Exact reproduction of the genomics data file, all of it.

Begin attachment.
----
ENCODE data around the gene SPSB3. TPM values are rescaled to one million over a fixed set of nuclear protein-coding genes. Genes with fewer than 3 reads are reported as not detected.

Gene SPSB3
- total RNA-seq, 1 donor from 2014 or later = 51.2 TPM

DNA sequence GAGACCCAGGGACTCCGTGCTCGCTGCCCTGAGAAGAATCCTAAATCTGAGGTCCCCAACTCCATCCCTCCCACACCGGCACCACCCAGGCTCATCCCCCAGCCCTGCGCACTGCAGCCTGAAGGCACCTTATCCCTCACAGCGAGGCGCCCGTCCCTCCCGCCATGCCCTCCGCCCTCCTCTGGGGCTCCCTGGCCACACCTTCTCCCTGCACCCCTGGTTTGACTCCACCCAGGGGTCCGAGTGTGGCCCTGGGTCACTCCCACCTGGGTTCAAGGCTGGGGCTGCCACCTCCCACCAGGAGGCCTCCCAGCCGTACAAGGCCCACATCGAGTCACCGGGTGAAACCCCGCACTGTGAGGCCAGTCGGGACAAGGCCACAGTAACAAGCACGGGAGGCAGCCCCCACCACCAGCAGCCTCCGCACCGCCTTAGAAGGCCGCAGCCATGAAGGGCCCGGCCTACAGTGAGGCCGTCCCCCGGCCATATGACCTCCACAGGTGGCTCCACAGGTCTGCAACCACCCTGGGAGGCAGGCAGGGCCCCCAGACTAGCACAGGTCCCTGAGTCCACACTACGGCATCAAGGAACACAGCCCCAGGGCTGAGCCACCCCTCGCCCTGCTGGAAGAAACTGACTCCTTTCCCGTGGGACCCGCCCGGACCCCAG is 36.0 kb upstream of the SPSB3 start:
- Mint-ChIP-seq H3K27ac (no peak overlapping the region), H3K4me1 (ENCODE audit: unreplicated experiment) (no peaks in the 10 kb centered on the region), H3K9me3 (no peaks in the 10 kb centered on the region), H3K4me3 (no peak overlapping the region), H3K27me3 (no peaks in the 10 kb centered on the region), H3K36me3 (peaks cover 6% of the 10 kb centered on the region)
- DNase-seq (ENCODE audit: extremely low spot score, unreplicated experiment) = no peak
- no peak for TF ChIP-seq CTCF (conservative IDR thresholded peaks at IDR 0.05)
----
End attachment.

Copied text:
ENCODE data around the gene SPSB3. TPM values are rescaled to one million over a fixed set of nuclear protein-coding genes. Genes with fewer than 3 reads are reported as not detected.

Gene SPSB3
- total RNA-seq, 1 donor from 2014 or later = 51.2 TPM

DNA sequence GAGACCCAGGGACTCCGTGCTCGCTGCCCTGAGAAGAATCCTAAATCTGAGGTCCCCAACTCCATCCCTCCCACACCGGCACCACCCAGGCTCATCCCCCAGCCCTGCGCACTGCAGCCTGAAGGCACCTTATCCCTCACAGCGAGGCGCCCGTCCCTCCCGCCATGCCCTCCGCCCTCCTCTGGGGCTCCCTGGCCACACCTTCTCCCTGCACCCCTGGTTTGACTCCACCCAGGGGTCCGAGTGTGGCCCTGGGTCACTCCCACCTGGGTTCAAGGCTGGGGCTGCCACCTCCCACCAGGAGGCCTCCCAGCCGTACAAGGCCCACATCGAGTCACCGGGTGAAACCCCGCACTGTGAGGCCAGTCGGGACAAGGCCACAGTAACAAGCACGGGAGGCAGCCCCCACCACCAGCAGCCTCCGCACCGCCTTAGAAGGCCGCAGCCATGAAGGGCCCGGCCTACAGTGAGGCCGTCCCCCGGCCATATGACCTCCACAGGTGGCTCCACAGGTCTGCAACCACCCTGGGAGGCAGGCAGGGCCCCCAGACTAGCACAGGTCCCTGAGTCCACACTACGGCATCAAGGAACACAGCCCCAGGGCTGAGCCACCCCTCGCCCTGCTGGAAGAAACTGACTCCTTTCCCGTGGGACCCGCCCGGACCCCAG is 36.0 kb upstream of the SPSB3 start:
- Mint-ChIP-seq H3K27ac (no peak overlapping the region), H3K4me1 (ENCODE audit: unreplicated experiment) (no peaks in the 10 kb centered on the region), H3K9me3 (no peaks in the 10 kb centered on the region), H3K4me3 (no peak overlapping the region), H3K27me3 (no peaks in the 10 kb centered on the region), H3K36me3 (peaks cover 6% of the 10 kb centered on the region)
- DNase-seq (ENCODE audit: extremely low spot score, unreplicated experiment) = no peak
- no peak for TF ChIP-seq CTCF (conservative IDR thresholded peaks at IDR 0.05)